The first approach focuses upon the purpose and end result of the "mehadrin min ha-mehadrin" requirement: to inform onlookers as to how many days of Chanukah have passed. Therefore, if this end is not achieved, a new, accurate lighting is required. The second position, by contrast, stresses the actual act of lighting the required number of candles. The end result of publicizing the number of days that had passed is seen as merely the underlying motivation behind the institution of this requirement. It does not, however, govern the rules of this lighting. Therefore, so long as the individual has lit the required amount, he has fulfilled his obligation even should he distort people's perception through added candles.

Tomorrow we will iy"H develop these two approaches a bit more fully.

****

Yesterday we saw a dispute among the authorities regarding a case of one who lit too many candles on a given night of Chanukah, for example, one who lit two candles on the first night. As we noted, some authorities reason that since the point of the additional candles - beyond the first, original candle which represents the essential requirement - is to publicize the number day of Chanukah currently observed, one who lights too many candles has not fulfilled this requirement and must therefore light again. Another view argues, claiming that once one has lit the required number of candles on a given night, no subsequent candles can undermine the fulfillment of his obligation. [It is recommended that you look at yesterday's "S.A.L.T.," if you haven't already, before continuing.]

This argument may very well relate to a classic question often raised in the context of the "mehadrin min ha-mehadrin" requirement (which mandates lighting extra candles beyond the necessary single candle), and that is its relationship to the basic obligation of lighting a single candle. Does the stringency of the additional candles constitute an extension of the basic rule, or an independent measure of piety? Said otherwise, when we light the number of candles mandated by the "mehadrin min ha-mehadrin" standard, have we fulfilled one, single mitzva at a high standard of stringency, or have we accomplished two things: the fulfillment of the basic requirement to light a Chanukah candle, and of a separate mitzva to add more candles each night.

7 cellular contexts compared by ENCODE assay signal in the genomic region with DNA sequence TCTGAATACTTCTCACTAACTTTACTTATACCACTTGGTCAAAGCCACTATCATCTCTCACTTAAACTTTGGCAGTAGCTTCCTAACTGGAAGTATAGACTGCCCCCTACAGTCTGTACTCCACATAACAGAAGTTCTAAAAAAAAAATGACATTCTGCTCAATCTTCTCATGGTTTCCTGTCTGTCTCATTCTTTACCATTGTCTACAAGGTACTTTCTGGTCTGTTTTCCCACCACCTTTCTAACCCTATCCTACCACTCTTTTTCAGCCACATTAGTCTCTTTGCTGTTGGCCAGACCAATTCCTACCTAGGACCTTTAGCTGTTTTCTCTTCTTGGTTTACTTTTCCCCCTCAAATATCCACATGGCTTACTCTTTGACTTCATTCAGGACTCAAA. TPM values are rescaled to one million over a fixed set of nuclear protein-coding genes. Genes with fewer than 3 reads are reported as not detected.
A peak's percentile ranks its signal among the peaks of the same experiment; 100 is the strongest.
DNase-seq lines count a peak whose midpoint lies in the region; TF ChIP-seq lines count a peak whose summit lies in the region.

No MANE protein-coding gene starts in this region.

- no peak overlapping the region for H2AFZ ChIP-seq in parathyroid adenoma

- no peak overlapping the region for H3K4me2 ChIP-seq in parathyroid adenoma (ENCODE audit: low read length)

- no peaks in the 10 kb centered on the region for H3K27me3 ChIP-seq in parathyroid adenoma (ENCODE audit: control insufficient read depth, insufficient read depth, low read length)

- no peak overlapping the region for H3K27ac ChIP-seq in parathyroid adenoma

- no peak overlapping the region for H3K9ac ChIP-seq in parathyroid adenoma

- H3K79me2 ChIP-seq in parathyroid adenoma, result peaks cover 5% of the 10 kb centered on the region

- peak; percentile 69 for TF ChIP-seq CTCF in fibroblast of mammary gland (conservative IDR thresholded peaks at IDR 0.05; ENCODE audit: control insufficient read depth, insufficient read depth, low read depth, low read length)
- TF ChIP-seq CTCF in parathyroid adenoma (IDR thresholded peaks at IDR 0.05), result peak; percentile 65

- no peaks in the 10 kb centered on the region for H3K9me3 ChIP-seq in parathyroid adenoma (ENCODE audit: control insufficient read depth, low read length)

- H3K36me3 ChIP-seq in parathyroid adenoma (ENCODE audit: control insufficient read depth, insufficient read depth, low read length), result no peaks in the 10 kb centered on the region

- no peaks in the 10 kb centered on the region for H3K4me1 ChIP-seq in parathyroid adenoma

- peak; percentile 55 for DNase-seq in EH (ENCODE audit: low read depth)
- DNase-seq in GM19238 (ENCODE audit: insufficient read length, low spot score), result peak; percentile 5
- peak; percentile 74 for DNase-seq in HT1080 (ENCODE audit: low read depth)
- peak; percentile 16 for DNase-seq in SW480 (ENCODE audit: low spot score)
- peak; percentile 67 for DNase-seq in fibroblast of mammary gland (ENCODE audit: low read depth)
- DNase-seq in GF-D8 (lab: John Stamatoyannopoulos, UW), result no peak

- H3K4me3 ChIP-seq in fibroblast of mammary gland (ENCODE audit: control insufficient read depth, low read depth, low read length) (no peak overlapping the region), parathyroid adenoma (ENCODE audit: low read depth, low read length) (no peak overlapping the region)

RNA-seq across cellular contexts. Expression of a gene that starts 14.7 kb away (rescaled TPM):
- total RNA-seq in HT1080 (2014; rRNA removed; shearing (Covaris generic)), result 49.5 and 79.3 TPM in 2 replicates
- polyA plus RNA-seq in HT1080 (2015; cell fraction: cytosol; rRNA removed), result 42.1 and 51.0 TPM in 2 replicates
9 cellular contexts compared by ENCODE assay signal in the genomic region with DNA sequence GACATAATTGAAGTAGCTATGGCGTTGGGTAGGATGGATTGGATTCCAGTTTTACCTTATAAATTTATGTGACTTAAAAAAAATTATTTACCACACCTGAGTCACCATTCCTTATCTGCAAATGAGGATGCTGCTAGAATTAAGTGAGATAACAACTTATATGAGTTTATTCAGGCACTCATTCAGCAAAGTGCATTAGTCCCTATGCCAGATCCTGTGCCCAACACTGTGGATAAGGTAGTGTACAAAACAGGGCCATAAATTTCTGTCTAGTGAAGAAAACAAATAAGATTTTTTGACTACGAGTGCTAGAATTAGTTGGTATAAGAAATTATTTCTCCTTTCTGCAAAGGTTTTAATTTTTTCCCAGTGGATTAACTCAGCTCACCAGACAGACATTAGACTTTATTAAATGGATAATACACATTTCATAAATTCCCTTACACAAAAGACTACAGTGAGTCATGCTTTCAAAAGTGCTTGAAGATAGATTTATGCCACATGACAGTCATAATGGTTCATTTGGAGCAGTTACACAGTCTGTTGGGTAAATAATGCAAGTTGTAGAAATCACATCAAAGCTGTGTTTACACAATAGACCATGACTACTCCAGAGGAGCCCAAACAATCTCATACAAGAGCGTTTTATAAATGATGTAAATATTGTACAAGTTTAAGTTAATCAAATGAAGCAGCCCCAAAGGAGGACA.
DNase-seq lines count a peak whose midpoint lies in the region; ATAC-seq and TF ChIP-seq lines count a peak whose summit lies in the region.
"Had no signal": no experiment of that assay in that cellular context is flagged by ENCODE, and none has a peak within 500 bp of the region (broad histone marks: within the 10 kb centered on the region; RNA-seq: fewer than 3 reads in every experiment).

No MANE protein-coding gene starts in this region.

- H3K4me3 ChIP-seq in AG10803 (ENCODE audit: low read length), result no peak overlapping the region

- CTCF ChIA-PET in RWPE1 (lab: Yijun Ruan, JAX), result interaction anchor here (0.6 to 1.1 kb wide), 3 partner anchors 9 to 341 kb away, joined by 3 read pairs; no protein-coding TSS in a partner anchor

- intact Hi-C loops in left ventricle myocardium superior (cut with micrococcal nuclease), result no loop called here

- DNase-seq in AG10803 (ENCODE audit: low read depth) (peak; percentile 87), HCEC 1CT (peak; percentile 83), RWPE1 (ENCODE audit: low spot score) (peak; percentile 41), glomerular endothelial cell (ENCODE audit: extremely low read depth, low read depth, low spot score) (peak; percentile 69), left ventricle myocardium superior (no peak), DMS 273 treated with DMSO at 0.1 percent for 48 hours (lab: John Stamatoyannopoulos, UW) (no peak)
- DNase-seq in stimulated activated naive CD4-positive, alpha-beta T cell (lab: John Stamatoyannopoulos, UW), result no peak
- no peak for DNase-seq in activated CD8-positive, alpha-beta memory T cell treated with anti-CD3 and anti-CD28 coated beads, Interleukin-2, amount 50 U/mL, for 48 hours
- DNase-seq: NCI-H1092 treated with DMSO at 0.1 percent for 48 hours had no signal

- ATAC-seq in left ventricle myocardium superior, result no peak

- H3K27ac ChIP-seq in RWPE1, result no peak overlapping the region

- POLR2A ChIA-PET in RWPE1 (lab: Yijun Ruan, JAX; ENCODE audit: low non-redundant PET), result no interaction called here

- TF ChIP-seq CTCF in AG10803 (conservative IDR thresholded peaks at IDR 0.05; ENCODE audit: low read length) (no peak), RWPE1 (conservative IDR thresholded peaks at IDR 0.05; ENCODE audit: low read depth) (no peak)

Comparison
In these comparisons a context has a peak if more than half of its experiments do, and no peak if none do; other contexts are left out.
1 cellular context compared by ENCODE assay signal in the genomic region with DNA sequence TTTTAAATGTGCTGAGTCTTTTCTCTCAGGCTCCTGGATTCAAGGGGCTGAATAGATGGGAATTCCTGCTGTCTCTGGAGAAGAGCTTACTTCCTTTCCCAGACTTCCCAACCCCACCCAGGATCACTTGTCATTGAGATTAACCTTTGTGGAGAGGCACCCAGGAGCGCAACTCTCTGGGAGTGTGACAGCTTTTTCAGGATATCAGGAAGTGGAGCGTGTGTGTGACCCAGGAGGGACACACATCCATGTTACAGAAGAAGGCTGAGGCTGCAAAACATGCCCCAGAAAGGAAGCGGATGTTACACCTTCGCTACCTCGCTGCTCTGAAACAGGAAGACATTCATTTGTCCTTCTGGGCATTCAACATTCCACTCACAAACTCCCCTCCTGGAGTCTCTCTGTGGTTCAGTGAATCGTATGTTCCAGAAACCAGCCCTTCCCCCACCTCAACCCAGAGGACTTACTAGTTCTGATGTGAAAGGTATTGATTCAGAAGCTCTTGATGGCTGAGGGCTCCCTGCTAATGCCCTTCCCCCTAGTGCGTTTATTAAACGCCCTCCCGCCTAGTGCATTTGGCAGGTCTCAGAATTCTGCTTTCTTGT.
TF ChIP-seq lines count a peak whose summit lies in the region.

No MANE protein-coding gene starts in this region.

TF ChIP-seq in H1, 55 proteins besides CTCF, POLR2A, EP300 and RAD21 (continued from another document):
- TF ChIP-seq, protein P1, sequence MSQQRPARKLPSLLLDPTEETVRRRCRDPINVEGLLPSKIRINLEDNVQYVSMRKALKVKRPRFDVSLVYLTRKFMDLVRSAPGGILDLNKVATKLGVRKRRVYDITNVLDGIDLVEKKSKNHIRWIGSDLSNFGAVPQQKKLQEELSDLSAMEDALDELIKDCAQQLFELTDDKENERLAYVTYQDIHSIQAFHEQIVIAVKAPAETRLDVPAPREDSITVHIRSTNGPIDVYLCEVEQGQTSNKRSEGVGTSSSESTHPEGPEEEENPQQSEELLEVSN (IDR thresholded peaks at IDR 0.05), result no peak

If we view all the candles as part of one, integrated obligation of lighting Chanukah candles, then the laws applicable to the additional candles should correspond to those governing the first, original candle. Hence, just as the basic mitzva of Chanukah is simply to light the candle, then the obligation pertaining to the other candles must also require simply the lighting. The interest in publicizing the number of days would be seen as merely the motivation behind the lighting, while essentially the requirement is the act of lighting, not informing people of the number of days that have passed. Therefore, once an individual has lit the two candles on the second night, he has fulfilled his obligation, even if he adds more candles and thus did not successfully publicize the number day. However, if we maintain that the addicandles comprise an independent obligation, then that obligation may differ substantially from that of the original candle. Hence, we may view the "mehadrin min ha-mehadrin" standard as focused not on the act of lighting per se, but rather on the end result: the publicizing of the number day of Chanukah. Therefore, if that end is not achieved, such as if one lit too many candles, he has not fulfilled this requirement and must light once more.

 

 

 

To see this year's S.A.L.T. selections:

 

www.vbm-torah.org/salt.htm


This shiur is provided courtesy of the Virtual Beit Midrash, the premier source of online courses on Torah and Judaism - 14 different courses on all levels, for all backgrounds.

Make Jewish learning partof your week on a regular basis - enroll in the
Virtual Beit Midrash


(c) YeshivHar EtzioAll rights reserved to Yeshivat Har Etzion

Yeshivat Har Et
Alon Shvut, Israel, 90433
office@etzion.org.il


 

 

 

 

To see this year's S.A.L.T. selections:

 

www.vbm-torah.org/salt.htm


This shiur is provided courtesy of the Virtual Beit Midrash, the premier source of online courses on Torah and Judaism - 14 different courses on all levels, for all backgrounds.

MakeJewish learning partof your week on a regular basis - enroll in the
Virtual Beit Midrash


(c) YeshivHar EtzioAll rights reserved to Yeshivat Har Etzion

Yeshivat Har Et
Alon Shvut, Israel, 90433
office@etzion.org.il


 
Copyright (c) 1997-2014 by Yeshivat Har Etzion. Please send comments or questions to: office@etzion.org.il